Raheem Sterling, Liverpool

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    Staying on Merseyside, we move to the red half now for a look at Raheem Sterling. Familiar to most, he has shown the ability and strength needed to survive in the Premier League. The last time Liverpool were this excited about a Jamaican-born winger his name was John Barnes, so that goes to show how highly the club regards him.

    Sterling is another player who possesses great speed and control, along with balance and good awareness. That's a frightening combination to play against, and Brendan Rodgers will be doing everything he can to ensure Sterling fulfils his potential.

    He seems to have inherited Beckham's charitable streak, too. When he signed his new deal with Liverpool, The Daily Star reported that Sterling pledged to pay the school fees of all the children in Maverley, Kingston, where he grew up.

    Of course, he could do without the other side of fame, which has also followed him around. He will stand trial in May for the alleged assault of a 27-year-old woman in February, via The Guardian.

Josh McEachran, Chelsea

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    Josh McEachran is another player who was earmarked for big things a couple of years ago, but then fell off the radar slightly. Carlo Ancelotti brought him up through the ranks and into the first team, where he made Champions League appearances, then aged just 17.

    His progress was then halted by the managerial circus around Chelsea, and his chances grew more limited with each new manager. He went to Swansea on loan, but that only seemed to make matters worse; for a while it looked like his career had stalled.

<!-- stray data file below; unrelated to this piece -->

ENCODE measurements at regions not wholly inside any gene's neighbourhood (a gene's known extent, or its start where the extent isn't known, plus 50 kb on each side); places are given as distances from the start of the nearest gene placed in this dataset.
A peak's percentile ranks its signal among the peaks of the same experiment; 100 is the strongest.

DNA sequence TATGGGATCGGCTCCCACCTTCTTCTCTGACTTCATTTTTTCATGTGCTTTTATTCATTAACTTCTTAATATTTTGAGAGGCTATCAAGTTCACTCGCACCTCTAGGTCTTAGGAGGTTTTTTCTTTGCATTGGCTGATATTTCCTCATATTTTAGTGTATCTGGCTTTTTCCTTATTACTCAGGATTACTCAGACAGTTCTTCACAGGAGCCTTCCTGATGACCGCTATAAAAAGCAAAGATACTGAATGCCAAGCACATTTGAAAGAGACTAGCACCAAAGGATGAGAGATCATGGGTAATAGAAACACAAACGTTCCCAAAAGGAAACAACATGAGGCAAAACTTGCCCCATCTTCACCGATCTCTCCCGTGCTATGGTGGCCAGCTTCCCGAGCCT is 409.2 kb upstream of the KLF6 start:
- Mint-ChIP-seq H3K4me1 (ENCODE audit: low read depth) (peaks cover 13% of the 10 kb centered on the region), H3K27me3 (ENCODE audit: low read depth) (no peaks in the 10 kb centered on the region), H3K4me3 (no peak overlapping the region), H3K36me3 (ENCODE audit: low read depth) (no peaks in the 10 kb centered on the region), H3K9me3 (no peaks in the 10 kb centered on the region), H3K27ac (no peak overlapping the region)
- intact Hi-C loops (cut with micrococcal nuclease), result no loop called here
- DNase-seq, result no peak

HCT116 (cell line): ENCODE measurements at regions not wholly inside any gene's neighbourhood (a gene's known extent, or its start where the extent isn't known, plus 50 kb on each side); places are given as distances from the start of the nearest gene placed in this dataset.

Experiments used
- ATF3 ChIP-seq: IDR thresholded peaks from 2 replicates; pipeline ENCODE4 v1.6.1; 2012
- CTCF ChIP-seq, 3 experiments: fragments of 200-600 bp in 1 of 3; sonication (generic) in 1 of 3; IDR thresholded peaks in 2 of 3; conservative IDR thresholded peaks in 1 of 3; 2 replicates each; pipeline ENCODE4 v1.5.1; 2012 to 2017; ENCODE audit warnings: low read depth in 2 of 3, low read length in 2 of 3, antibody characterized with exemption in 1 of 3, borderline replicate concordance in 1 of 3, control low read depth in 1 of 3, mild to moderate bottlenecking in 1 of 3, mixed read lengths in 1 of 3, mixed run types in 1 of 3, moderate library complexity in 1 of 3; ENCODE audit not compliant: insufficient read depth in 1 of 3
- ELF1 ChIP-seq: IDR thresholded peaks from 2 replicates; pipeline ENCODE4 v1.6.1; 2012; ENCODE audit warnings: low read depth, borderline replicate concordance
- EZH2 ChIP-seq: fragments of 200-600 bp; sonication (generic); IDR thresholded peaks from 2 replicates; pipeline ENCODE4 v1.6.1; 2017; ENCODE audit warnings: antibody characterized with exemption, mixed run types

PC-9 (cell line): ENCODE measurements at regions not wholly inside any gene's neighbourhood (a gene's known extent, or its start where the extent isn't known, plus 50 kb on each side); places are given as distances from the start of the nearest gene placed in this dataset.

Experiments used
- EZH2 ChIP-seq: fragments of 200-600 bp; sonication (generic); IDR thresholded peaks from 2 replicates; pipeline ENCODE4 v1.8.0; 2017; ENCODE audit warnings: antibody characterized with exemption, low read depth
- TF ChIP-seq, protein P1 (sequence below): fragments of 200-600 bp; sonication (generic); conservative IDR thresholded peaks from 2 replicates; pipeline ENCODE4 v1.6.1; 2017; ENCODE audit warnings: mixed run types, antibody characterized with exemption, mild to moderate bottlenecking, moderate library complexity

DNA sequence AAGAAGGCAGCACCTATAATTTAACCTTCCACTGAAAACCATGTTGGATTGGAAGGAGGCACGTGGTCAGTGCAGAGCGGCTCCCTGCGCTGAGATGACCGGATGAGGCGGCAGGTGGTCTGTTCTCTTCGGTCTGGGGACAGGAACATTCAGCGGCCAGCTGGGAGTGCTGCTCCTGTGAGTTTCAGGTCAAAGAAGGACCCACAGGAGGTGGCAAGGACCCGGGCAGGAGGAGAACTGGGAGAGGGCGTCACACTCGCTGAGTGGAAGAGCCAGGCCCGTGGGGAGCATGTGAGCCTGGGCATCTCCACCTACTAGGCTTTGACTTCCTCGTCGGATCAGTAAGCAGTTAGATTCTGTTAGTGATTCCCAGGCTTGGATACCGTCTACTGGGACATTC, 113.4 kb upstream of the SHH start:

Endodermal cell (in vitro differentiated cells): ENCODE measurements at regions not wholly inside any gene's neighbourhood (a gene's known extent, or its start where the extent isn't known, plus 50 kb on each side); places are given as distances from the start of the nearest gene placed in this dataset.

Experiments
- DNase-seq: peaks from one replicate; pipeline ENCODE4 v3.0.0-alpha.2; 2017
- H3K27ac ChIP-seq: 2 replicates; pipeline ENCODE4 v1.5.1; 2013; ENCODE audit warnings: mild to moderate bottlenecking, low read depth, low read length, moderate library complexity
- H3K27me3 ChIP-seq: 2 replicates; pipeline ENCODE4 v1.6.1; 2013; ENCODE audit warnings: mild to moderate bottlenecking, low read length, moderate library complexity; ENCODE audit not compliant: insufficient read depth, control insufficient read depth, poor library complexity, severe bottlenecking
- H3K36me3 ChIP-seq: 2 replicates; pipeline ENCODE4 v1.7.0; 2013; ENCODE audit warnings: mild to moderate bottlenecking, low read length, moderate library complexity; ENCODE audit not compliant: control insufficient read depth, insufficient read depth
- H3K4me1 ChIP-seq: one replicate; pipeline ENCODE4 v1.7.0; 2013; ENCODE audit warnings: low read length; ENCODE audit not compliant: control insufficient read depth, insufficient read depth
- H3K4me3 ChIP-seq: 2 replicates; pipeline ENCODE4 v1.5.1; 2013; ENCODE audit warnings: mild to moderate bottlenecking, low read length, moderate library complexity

However, he has been out on a season-long loan at Middlesbrough this year, where he has been getting regular football in a difficult league. He has benefited greatly from this experience and will return to Chelsea a better player than when he left.

    Naturally left-footed, which seems to be a rarity in English midfielders these days, McEachran has great ability. He makes quick decisions and it’s those instincts that enable him to win possession back without being forced into a challenge.

    The physical nature of the Championship will force him to add more mass to his frame, as being shrugged off the ball has been a problem for him in the past. However, his knowledge of the game means that he’s often ahead of those he plays against.

Jack Wilshere, Arsenal

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    Another of Arsenal’s Great English Hopes, Wilshere has had so much expected of him since establishing himself at the Emirates. It’s easy to see why—his touch and poise seem effortless at times, as if the game is much slower for him than everyone else.

    Going further back than David Beckham, Wilshere’s awareness of the game draws comparisons to Paul Gascoigne in the way that he can just pick up the tempo of the game with a couple steps and a quick pass.

    He has had problems with injuries, so Arsenal were keen to temper expectations upon his return, but when he’s on the field there is a spark to his team—Arsenal and England—that didn’t exist before.

    That’s something you can’t put a value on.

Gary Gardner, Aston Villa

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    Aged 20 and with two ACL tears behind him, Gary Gardner could be forgiven for thinking his career would never get started. However, he’s now fully recovered from his latest operation and is eager to help Villa avoid relegation.

    He took the field as a substitute in the opening game of the season, but since then he has been sidelined and forced to go through another lengthy rehab.

    Gardner’s passing is excellent, and he is another young player blessed with great awareness of the game. He’s unafraid to remain in the midfield and grind out the game, but he also has a good eye for goal.

    Villa have crucial clashes with Norwich, Sunderland, Chelsea and Wigan to come, which could decide their Premier League fate. Gardner is on the brink of a return to the senior squad, and his team could use his creativity and determination—so could England, for that matter.